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Nov 14, 2018 | Latest News, Press Releases | 0 comments

14 NOVEMBER 2018

ICSA sheep chairman John Brooks has called for the establishment of a dedicated Irish Wool Forum to address the continuous decline of the industry. Mr Brooks was speaking following a string of bleak UK wool auctions, where low prices and the low volume of sales have caused concern. Commenting, Mr Brooks said, “Sales at the Bradford Wool Sales are a key indicator of what Irish Farmers can expect to achieve for wool. Unfortunately, all indications point to an impending total price collapse.”

The total weight offered for auction at Bradford last week (6 Nov) was 1.475m kg while the total weight sold was 0.735m kg, bringing a clearance of just 49.8%. Standard sales would often see over 2m kg up for sale with a clearance of over 90%. “With prices also continuing to fall, the result is that buyers are not quoting for Irish wool as the market just isn’t there.”

Continuing Mr Brooks said, “It makes no sense to sit back and watch an industry decline into oblivion. We already have some great businesses here that harness all the qualities of wool and produce the finest products including: fabrics, bedding, carpeting and for insulation purposes. While we commend these businesses, they utilise only a fraction of wool produced annually. There is massive scope to do more.”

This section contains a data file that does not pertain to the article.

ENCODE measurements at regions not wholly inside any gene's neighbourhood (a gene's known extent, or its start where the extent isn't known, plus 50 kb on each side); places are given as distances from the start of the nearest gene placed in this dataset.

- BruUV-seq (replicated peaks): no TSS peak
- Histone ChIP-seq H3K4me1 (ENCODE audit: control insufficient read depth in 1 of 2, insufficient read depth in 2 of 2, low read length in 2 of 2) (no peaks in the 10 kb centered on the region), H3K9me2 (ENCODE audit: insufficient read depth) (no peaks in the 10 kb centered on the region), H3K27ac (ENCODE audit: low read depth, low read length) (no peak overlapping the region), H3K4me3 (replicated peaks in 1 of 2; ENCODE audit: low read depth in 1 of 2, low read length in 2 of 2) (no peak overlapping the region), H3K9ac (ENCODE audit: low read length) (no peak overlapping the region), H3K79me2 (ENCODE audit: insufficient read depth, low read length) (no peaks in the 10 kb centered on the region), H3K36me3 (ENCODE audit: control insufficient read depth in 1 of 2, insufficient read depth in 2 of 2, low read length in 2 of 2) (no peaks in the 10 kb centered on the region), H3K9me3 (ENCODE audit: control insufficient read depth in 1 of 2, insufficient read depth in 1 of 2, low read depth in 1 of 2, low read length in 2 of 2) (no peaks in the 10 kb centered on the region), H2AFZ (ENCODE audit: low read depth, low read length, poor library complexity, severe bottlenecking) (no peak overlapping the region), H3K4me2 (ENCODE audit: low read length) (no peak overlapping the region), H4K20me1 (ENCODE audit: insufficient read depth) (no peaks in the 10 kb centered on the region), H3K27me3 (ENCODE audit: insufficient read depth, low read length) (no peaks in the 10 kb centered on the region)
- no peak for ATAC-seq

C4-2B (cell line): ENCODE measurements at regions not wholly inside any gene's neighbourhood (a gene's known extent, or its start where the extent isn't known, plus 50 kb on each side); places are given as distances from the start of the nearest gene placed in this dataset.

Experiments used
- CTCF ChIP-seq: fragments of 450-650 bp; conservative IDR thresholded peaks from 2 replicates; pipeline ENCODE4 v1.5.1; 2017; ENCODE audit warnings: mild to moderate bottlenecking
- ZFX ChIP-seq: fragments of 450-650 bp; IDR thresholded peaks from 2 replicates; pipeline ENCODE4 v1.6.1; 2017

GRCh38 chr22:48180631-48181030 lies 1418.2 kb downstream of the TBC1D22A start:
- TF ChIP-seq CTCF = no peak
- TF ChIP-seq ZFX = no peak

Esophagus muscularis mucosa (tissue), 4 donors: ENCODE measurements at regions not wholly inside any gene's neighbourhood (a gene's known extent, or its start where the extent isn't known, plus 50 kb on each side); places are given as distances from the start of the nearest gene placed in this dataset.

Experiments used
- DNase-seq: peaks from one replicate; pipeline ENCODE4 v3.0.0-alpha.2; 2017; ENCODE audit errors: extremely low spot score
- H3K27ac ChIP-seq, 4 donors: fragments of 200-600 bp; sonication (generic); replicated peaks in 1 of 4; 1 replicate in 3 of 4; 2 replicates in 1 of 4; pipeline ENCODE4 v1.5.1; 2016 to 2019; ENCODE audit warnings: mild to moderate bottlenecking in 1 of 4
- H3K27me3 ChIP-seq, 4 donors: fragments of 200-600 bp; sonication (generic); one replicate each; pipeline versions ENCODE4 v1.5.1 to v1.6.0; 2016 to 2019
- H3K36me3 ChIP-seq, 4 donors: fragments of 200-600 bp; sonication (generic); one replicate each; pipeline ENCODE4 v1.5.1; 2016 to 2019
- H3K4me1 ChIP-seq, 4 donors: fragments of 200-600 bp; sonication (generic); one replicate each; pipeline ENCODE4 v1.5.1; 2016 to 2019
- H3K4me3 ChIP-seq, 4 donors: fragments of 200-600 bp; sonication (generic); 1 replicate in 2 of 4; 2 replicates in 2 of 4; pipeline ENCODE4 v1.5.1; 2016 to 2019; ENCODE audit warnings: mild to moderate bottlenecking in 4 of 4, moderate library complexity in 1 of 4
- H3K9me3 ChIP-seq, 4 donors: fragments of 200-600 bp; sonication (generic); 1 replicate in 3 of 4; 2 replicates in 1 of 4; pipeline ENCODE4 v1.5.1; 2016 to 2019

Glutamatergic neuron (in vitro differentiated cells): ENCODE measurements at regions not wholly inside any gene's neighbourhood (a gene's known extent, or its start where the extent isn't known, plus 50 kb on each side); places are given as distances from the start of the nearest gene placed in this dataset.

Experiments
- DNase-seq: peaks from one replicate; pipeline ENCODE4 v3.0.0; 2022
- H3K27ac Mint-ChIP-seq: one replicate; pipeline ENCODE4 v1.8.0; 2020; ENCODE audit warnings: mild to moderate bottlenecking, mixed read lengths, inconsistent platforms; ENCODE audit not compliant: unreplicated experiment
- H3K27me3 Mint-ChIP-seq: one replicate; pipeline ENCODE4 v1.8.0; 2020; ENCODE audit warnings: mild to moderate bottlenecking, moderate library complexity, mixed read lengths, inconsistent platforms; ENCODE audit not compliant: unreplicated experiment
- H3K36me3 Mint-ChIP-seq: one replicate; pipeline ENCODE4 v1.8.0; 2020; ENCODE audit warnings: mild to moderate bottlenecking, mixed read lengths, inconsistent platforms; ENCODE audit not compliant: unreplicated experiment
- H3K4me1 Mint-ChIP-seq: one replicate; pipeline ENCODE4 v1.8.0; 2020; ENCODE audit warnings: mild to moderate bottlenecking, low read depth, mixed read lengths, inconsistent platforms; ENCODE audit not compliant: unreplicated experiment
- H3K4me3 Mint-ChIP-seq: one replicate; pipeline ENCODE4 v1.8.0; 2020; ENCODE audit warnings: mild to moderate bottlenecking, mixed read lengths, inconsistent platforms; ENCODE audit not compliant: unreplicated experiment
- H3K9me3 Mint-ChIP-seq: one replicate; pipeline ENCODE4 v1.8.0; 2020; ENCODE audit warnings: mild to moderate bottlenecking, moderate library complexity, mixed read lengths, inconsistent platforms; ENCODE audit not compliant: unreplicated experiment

Mr Brooks stressed that a concerted effort must be made to ensure this abundant natural resource can reach its full potential. However, he also noted that there could also be animal welfare issues if farmers cannot sustain the cost of shearing. “This is a real vicious circle; the price achieved for wool is not covering the cost of shearing. Then, to add insult to injury, we see what should be considered a valuable and environmentally friendly raw material being dumped.”

Concluding Mr Brooks said, “The reality is the future should be bright for wool. At a time when policies in all sectors are moving towards anti-waste positions, I see no reason why wool should be treated any differently. ICSA is calling for initiatives both at here at home and at EU level that would drive the industry forward. It is imperative on so many levels that this issue of such a wasted natural resource is addressed.”


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ICSA Tillage chair Gavin Carberry has said Minister McConalogue must put money on the table if the decline in the area under tillage is to be reversed. “The tillage sector is in dire need of a significant and multi-year financial boost which must be delivered if the Department are serious about meeting the target of increasing the tillage area to 400,000ha by 2030 as part of the Climate Action Plan,” he said.

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